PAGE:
Doctors for Refugees claims the government is stopping an injured Rohingya refugee on Nauru from receiving the treatment he needs.
The Australian Border Force (ABF) is not listening to the request of doctors on Nauru to urgently transfer an injured Rohingya refugee to Australia, the president of advocacy group Doctors for Refugees has told SBS News.
"Yet again we see the ABF overriding the medical opinions of the treating doctors, in this case the doctors in Nauru and Nauru Hospital itself," Dr Barri Phatarfod said.
Abu Bakar, a 28-year-old from Myanmar, sustained injuries to his head after a motorcycle accident at the weekend on the island, where the Australian government's offshore asylum seeker processing centre is located.
Local doctors have said Mr Bakar requires urgent surgery, according to Dr Phatarfod. The ABC reported on Tuesday the Nauru Hospital had made a formal request for a transfer.
Dr Phatarfod told the ABC on Tuesday Mr Bakar was "bleeding from his ear, vomiting — these are really, really ominous signs of a moderate to severe brain injury".
"He could die," she said.
Doctors for Refugees obtained his medical records which show an Australian-based neurosurgeon and faciomaxillary (face, mouth and jaws) surgeon also reviewed his CT scans and stated on the basis of these that he didn't need immediate surgery.
But the surgeons, who did not include their names on the report, added, "clinical correlation is strongly recommended", meaning there can't be an accurate appraisal of a person's injuries without seeing them.
"Neither of these surgeons left Australia to examine him in Nauru," Dr Phatarfod said. "Neither specialist has made any comment about whether or not he should be transferred."
SBS News is awaiting clarification from the Department of Immigration and Border Protection about whether it employed them to conduct this assessment.
Dr Phatarfod said Mr Bakar "needs to be transferred to a facility that would be able to deal with any deterioration in his condition, for example, if his haemorrhage continued, if his breathing worsened or if he developed any infection.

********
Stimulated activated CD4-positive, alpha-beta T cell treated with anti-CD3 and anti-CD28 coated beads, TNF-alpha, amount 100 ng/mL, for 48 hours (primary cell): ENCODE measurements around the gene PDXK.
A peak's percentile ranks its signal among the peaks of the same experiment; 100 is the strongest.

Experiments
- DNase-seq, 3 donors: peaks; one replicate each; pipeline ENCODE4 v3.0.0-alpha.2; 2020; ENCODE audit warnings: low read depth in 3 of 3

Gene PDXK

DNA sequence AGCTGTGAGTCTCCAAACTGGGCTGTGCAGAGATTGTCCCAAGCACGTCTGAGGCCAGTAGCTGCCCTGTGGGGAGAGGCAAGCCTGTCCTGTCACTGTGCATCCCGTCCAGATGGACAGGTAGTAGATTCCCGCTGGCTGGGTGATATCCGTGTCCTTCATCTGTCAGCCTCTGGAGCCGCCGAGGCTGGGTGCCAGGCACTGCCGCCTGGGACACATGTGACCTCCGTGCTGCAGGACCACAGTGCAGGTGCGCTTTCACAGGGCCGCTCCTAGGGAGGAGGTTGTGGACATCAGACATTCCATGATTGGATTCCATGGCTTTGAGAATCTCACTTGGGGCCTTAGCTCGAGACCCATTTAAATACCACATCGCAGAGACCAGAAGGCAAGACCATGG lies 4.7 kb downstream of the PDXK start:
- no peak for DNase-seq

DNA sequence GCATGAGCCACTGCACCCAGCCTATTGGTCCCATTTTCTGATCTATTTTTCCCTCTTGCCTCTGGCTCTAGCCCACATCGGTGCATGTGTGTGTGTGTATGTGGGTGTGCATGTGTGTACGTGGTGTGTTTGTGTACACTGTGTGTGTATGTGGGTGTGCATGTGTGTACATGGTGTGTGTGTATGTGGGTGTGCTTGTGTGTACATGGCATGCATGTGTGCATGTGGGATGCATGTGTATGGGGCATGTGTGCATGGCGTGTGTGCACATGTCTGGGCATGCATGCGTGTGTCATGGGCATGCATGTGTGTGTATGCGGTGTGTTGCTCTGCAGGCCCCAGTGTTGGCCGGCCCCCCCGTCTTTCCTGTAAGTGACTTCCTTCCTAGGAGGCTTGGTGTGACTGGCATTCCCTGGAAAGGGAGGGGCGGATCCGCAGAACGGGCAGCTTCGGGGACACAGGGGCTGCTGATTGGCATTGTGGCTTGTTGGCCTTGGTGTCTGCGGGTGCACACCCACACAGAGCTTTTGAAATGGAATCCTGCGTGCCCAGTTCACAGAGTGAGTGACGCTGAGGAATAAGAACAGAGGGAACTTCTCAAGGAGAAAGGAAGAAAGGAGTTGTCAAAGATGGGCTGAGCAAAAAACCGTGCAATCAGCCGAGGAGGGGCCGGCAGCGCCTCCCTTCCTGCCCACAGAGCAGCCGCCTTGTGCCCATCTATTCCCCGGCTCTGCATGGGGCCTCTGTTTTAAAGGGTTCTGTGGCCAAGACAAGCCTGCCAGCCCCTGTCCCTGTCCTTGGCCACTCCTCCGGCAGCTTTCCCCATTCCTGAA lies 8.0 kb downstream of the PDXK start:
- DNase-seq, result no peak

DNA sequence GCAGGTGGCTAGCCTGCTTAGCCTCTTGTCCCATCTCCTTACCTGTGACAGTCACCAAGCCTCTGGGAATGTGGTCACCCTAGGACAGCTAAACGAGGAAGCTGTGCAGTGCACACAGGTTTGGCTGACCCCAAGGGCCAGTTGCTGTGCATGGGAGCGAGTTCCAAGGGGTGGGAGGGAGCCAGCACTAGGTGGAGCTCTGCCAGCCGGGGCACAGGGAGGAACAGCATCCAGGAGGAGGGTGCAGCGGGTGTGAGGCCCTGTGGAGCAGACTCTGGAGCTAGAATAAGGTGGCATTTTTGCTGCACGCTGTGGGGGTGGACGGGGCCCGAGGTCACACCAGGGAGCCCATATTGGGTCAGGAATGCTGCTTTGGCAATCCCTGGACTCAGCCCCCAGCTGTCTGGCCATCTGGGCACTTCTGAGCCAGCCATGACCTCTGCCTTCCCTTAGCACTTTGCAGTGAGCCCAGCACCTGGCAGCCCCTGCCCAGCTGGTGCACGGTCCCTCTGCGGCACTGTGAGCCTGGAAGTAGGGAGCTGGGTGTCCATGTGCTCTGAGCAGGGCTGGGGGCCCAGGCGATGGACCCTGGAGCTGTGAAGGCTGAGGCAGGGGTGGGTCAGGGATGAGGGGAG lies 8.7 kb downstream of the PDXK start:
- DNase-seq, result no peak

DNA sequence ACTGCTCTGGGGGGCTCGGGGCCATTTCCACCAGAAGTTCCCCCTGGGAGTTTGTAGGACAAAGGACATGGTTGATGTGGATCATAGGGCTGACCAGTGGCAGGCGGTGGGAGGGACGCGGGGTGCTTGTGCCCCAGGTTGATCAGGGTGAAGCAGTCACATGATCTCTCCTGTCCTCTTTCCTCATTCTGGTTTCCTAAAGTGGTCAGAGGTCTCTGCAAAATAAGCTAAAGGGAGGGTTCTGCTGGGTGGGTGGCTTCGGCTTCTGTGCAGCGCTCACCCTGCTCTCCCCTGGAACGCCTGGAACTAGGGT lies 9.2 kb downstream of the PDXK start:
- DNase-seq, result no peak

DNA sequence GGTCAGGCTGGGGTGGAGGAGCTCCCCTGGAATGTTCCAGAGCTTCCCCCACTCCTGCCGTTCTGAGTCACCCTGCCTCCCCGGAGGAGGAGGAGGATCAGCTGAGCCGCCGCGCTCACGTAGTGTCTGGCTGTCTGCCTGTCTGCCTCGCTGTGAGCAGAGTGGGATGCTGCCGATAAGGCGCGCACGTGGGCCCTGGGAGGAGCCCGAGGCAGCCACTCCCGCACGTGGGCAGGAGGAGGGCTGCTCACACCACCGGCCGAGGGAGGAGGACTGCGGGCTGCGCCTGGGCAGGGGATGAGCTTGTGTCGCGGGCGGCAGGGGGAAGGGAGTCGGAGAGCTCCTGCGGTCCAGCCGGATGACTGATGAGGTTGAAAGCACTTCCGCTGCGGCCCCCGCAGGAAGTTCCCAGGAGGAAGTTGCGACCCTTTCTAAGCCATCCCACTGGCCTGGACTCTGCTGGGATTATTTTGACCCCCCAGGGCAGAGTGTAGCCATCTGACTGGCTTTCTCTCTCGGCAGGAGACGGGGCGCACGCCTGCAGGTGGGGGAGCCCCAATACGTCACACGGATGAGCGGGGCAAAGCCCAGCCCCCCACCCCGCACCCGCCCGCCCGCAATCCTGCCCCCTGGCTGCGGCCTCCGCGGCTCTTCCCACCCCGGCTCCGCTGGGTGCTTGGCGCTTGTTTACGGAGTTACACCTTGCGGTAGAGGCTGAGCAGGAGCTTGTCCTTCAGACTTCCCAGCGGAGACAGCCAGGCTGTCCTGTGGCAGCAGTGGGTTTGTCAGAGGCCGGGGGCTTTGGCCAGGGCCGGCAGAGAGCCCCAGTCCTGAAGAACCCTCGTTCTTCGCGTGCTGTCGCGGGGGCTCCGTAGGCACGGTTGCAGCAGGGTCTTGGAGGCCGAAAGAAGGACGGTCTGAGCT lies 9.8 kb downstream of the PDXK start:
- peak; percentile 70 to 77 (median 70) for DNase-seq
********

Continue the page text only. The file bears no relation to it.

"All these are quite likely scenarios," she said.
Dr Phatarfod said Mr Bakar did not need to be transferred to Australia "if the political agendas prohibit this", but a hospital in any country that had qualified neurosurgeons and reliable medical facilities.
"Specialist equipment and professionals could, in theory, be transferred to monitor the man in Nauru but as the electricity has already gone out a number of times while the man has been in critical condition, I can't imagine why any Australian specialist would want to put him or herself in that position," she said.
Last month, Dr Nick Martin, a former surgeon lieutenant commander with the British Royal Navy, who was contracted by the Australian government to work on Nauru, alleged evacuation deadlines set by him and his staff were regularly "reached and breached".
Dr Martin told ABC News, "These medical delays put in place are absolutely criminal."
The Department of Immigration and Border Force has been contacted for comment.
In a statement published by the ABC on Tuesday, a spokesperson from the department said Mr Bakar was "receiving appropriate medical care".
"Decisions about medial transfers are made on a case by case basis according to clinical need in consultation with the contracted health services provider and the Government of Nauru," they said.
"The department does not comment on individual medical circumstances."